If there is no fresh water in the immediate vicinity of the hives, special provision should be made to secure it, as it is a highly desirable adjunct to a well- regulated apiary. While there are times during the season when the bees get most of the moisture they need from the nectar, there are other times when they drink water eagerly. This is especially so in the spring when they are gathering much pollen and little water, and the weather is warm. Running water is more desirable, and if the drip from a faucet flow over a board, or on pebbles, it affords a nearly ideal drinking place for the bees, since they can drink freely and are in no danger of drowning. Some bee- keepers invert a Mason jar filled with water, on a board that has a few shallow groves, perhaps one- eighth inch deep; the water flows out slowly owing to atmospheric pressure; if a little salt be added to the water the bees lap it up eagerly.


Keep close watch of the bees during the entire season, so as to know whether they need feeding or not.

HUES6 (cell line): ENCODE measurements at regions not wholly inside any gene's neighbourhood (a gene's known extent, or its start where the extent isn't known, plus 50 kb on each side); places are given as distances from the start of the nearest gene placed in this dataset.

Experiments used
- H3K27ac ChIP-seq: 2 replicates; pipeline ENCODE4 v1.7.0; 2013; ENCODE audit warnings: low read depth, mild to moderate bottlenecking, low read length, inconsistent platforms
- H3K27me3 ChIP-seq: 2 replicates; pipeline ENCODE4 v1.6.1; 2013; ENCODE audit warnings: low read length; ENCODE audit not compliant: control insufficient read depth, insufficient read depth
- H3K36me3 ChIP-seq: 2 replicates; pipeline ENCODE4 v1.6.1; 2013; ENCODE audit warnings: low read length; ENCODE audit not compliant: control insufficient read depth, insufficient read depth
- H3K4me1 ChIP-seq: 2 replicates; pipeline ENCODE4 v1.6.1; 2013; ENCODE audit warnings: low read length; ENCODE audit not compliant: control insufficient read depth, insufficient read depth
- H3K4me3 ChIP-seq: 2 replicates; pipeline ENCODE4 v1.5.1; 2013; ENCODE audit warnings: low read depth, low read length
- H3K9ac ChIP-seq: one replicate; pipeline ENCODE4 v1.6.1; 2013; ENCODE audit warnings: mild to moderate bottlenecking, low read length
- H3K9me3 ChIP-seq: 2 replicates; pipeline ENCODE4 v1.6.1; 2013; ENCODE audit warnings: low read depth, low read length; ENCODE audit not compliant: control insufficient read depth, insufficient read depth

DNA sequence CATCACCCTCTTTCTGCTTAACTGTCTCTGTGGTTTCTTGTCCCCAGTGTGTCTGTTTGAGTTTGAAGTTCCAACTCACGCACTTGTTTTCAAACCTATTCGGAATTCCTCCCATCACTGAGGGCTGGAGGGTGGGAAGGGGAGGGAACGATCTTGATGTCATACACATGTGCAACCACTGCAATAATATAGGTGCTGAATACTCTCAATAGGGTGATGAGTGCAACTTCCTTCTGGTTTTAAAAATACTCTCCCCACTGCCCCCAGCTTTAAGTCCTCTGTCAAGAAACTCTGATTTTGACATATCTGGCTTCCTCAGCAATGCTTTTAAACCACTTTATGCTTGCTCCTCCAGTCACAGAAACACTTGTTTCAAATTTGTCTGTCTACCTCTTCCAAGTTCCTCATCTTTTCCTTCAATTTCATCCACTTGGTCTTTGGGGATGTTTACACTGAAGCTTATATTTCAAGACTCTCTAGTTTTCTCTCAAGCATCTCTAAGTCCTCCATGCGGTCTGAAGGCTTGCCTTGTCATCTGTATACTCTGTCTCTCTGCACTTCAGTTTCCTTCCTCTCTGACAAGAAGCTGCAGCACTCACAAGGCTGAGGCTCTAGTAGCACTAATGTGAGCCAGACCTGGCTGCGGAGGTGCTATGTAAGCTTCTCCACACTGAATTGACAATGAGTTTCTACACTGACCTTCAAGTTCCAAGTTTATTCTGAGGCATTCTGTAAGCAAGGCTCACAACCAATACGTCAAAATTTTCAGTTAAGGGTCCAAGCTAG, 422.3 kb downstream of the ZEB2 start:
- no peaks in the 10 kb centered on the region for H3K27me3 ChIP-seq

Feed only good honey or the best sugar.

Never feed scorched sugar in the winter, as it will surely kill the bees.

Observe the practice of feeding at nightfall to preclude robbing.

Never spill the syrup or honey around the yard lest robbers be led on to black deeds.

Feed small amounts to stimulate a swarm or nu- cleus. Bees are susceptible to small encouragements.

Be careful never to cool off the brood-chamber when feeding in early spring or late fall.

See to it that the bees have water near by, especially early in the season.